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  1. Feeding the Cultural Omnivores

    In Masters of Craft: Old Jobs in the New Urban Economy, Richard Ocejo offers an in-depth analysis of the resurgence of once working class and low status occupations.
  2. Polluted Bodies

    Domestic employment requires unique physical proximity of bodies from different social classes, and often from different racial and ethnic backgrounds. Despite the physical closeness, different strategies are used to reproduce class hierarchies among people, resulting in embodied inequality.
  3. Pro-Environmental Views of Climate Skeptics

    Using data from interviews with self-identified climate change skeptics, it becomes clear that there is a public misperception about climate change skepticism. Skeptics are concerned about pollution, support environmentally friendly policies, and oppose continued reliance on oil. Current climate change communication is problematic; here, we explore the policies that garner skeptics’ support.
  4. Racial Inequities in the Federal Buyout of Flood-Prone Homes: A Nationwide Assessment of Environmental Adaptation

    One way the U.S. government is responding to the challenges of climate change is by funding the purchase of tens of thousands of flood-prone homes in more than 500 cities and towns across the country. This study provides a nationwide analysis of that program, extending beyond cost-benefit calculations to investigate racial inequities at different scales of local implementation, from county-level adoption, through neighborhood-level participation, to homeowner approval.

  5. Income Segregation and the Incomplete Integration of Islam in the Paris Metropolitan Area

    In France as in many other Western European countries, the purported concentration of large Muslim populations in disadvantaged areas at the outskirts of major cities has been associated with public and scholarly concerns for failed integration, but few spatial data exist for the purposes of empirical study. Relying on a unique geolocated data set built from online repositories of Muslim places comprising halal butcher shops, prayer spaces, religious schools, and bookstores, the author uses a geographic information system to map Islamic institutions in the Paris metropolitan area.
  6. Why Does the Importance of Education for Health Differ across the United States?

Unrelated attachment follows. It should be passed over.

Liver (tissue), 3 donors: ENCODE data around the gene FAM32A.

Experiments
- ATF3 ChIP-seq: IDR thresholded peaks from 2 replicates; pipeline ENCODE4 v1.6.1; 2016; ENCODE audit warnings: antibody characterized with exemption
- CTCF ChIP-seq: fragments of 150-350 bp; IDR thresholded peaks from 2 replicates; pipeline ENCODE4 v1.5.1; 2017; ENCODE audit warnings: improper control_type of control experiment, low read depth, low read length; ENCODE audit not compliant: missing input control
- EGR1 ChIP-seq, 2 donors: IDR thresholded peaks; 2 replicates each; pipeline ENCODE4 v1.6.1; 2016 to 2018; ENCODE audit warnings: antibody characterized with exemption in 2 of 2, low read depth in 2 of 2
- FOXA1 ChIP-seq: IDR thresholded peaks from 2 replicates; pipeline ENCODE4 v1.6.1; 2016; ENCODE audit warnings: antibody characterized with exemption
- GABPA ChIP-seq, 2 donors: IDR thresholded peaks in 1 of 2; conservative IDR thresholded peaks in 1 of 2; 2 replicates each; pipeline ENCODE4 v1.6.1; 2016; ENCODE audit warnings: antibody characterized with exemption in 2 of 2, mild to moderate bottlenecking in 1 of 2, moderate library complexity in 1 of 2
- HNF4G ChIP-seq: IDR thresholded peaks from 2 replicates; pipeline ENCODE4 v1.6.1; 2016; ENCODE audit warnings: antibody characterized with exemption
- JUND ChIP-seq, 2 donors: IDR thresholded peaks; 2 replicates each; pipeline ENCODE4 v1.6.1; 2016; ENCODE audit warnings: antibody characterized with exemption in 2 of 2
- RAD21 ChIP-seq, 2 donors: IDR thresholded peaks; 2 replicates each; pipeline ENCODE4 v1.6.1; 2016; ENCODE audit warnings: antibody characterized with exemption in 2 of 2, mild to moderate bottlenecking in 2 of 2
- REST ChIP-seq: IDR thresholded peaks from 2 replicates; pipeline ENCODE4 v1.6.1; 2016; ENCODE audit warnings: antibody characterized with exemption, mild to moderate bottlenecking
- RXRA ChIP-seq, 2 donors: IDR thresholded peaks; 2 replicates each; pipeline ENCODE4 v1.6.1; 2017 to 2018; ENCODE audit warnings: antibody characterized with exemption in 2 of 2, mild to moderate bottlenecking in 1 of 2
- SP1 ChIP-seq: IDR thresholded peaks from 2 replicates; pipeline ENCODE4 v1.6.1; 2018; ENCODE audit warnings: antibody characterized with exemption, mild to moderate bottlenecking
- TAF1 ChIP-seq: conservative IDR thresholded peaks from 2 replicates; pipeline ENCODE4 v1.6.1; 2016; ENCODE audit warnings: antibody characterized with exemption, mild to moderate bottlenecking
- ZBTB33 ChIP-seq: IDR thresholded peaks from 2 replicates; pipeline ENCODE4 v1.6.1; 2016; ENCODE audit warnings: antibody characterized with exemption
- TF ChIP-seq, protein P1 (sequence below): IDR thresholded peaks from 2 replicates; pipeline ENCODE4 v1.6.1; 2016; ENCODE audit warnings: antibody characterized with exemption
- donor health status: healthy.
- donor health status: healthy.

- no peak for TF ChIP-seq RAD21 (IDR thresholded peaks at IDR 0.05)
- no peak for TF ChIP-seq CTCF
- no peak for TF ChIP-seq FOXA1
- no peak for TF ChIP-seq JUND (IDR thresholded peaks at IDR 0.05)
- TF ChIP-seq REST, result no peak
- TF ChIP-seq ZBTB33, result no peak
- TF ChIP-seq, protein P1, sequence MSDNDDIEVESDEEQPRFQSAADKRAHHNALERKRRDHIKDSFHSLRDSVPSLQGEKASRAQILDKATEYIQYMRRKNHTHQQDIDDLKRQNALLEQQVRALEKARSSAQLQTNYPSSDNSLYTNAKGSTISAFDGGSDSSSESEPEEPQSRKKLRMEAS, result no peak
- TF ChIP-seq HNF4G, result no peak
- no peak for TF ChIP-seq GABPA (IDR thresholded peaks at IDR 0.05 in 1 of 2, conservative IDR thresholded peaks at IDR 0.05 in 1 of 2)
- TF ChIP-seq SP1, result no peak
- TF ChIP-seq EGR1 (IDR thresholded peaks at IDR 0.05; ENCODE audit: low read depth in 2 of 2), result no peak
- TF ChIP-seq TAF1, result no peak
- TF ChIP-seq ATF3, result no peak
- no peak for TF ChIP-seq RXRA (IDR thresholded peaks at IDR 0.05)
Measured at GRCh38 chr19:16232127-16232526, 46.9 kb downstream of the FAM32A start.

The positive association between educational attainment and adult health (“the gradient”) is stronger in some areas of the United States than in others. Explanations for the geographic pattern have not been rigorously investigated. Grounded in a contextual and life-course perspective, the aim of this study is to assess childhood circumstances (e.g., childhood health, compulsory schooling laws) and adult circumstances (e.g., wealth, lifestyles, economic policies) as potential explanations.

  7. Commercial Gentrification Indexes: Using Business Directories to Map Urban Change at the Street Level

    This article presents the case for utilizing business directories in building commercial gentrification indexes as tools for research on neighborhood change. It reviews several existing methods of capturing retail change within the growing literature, codifies them as the boutique index, the food index, and the ethnic index, and discusses methodological issues that emerge in building them.

  8. Shopping Streets and Neighborhood Identity: Retail Theming as Symbolic Ownership in New York

    As the economies of production and trade have dwindled in Western cities, urban locales have had to capitalize on other opportunities for growth. Middle and upper class consumers are now sought after resources for cities and neighborhoods once supported by manufacturing. This article considers the role of local retail actors in shifting neighborhood identity towards luxury consumption.

  9. Space Making as Artistic Practice: The Relationship between Grassroots Art Organizations and the Political Economy of Urban Development

    Standard narratives on the relationship between art and urban development detail art networks as connected to sources of dominant economic, social, and cultural capital and complicit in gentrification trends. This research challenges the conventional model by investigating the relationship between grassroots art spaces, tied to marginal and local groups, and the political economy of development in the Chicago neighborhood of Pilsen. Using mixed methods, I investigate Do‐It‐Yourself and Latinx artists to understand the construction and goals of grassroots art organizations.

  10. Sustainable Cycling For All? Race and Gender‐Based Bicycling Inequalities in Portland, Oregon

    Amidst findings of increased bicycling in the United States, research continues to demonstrate that women and racial minorities are underrepresented as cyclists in the United States (Buehler and Pucher 2012). While quantitative data may reveal estimates of these disparities, we know little about the motivations or deterrents related to cycling as they are experienced by individuals.